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“Are you ready to see the future?” Vinny Allocca calls out gleefully, his voice rising from the sun-dappled surface of the Hawaiian sea. Allocca has timed his question perfectly. He´s caught me midstride off the deck of the Ho´Okupu, a 32-foot commercial workhorse that belongs to his employer, Randy Cates, a fisherman turned “fish farmer.” My only possible answer to Allocca´s question is the affirmative ker-plunk of my scuba fins hitting the water.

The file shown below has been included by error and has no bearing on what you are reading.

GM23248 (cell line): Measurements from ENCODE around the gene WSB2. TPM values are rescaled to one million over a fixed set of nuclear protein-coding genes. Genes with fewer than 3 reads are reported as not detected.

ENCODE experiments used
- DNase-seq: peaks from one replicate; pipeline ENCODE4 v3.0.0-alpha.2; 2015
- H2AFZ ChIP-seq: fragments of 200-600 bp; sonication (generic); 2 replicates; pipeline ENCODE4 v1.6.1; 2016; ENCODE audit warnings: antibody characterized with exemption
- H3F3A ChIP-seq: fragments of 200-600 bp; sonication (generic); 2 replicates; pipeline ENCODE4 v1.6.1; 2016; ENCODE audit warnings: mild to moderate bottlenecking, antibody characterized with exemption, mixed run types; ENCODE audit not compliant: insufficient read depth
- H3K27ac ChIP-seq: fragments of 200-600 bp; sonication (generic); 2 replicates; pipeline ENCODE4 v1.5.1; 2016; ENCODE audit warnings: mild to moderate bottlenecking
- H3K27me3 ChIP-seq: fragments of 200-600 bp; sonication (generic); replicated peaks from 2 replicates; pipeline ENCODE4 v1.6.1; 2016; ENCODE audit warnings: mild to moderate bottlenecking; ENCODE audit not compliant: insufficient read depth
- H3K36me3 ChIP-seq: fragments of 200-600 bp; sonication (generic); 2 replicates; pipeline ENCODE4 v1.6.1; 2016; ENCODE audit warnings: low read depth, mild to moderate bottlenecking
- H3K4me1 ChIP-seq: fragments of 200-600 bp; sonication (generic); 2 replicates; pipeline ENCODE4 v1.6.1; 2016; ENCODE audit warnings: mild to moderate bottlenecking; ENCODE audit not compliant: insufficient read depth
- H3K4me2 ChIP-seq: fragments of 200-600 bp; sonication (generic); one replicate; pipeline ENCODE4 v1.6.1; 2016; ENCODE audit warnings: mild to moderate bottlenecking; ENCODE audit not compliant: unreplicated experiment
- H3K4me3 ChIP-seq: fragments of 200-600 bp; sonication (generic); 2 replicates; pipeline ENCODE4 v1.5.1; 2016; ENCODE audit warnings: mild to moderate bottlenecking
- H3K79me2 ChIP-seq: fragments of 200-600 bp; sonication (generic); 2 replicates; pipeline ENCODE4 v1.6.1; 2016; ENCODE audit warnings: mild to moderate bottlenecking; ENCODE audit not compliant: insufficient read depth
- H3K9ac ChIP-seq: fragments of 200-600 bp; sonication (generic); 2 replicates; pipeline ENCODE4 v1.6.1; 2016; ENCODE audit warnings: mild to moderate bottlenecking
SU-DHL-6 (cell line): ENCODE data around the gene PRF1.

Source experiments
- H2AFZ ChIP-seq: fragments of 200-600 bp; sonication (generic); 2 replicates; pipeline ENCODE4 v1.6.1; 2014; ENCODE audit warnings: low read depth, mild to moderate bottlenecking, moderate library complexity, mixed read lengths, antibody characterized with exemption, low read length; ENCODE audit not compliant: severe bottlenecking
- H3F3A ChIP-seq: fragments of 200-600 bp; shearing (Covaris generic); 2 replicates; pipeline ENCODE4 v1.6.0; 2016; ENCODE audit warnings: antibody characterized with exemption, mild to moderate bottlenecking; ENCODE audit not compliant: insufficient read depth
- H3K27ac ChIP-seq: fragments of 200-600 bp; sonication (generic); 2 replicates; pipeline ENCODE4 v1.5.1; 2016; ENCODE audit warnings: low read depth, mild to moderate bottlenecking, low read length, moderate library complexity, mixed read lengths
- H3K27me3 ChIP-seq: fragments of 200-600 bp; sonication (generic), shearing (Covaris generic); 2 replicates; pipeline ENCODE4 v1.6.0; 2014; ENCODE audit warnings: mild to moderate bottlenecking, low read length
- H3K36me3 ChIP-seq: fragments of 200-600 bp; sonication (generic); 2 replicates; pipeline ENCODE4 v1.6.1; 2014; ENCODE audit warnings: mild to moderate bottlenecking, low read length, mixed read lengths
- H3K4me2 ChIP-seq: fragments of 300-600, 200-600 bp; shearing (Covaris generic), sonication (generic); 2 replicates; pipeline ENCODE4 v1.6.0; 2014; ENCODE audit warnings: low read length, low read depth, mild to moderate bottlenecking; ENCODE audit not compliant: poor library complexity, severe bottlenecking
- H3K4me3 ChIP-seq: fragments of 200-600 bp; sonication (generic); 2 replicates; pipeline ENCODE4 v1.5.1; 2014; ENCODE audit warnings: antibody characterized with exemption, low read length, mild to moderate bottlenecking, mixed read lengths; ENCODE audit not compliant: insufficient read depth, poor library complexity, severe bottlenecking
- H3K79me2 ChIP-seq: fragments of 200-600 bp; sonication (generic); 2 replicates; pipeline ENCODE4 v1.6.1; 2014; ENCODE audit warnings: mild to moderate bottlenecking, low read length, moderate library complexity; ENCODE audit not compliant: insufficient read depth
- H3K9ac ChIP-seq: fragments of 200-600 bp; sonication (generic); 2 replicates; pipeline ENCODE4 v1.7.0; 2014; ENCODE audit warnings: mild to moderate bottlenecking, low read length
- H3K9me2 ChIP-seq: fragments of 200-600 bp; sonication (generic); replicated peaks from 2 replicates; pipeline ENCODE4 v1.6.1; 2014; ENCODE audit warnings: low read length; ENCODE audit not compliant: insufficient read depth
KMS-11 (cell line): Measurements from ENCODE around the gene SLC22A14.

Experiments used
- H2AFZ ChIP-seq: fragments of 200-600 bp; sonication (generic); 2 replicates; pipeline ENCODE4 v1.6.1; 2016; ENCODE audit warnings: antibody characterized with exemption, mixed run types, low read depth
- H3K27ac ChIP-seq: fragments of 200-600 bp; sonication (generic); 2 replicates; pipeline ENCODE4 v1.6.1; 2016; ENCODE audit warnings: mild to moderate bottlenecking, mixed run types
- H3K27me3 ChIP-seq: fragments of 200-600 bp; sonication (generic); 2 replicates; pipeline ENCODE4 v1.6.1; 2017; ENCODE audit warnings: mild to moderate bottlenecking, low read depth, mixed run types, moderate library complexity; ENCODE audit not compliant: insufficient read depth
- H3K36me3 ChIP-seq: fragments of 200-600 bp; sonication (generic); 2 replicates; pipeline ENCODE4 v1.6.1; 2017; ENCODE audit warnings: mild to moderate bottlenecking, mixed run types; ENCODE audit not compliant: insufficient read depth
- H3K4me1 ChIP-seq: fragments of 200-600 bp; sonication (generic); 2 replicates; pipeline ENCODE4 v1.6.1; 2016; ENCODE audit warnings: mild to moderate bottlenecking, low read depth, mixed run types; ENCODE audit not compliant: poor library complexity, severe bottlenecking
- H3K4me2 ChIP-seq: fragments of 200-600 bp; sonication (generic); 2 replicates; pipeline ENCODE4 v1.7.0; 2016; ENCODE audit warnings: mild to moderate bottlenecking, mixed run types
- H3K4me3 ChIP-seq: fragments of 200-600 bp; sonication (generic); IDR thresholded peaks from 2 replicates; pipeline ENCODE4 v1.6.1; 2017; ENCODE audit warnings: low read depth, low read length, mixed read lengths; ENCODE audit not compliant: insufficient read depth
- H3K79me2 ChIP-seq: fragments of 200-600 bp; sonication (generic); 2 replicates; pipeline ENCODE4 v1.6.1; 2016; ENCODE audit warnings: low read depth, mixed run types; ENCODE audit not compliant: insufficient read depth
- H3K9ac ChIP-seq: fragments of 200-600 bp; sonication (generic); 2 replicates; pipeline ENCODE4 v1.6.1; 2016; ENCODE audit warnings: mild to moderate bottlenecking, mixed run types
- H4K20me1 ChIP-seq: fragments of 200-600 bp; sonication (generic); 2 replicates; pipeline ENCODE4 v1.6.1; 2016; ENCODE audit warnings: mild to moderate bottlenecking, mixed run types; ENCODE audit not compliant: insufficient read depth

The “future” to which Allocca refers is not just 40 feet down, although that´s what my depth gauge reads when we stop descending. It is also nearly two miles from shore. The combination of these two positions, depth and distance from land, makes open-ocean aquaculture (OOA) the topic du jour in the seafood industry-and a hot-button issue for many outside the trade. Most existing fish farms use shallow-water pens that hug the coastline. The arrangement has a mixed record. Workers can feed and harvest fish efficiently from docks, but poorly managed fish wastes can easily foul near-shore waters, causing “dead zones” where ocean life dies off, and leading to disease in wild fish and other species. But now, new and still-emerging technologies have aquaculture poised to take a giant stride out to sea, where proponents say that massive ocean currents will sweep away any pollution problems.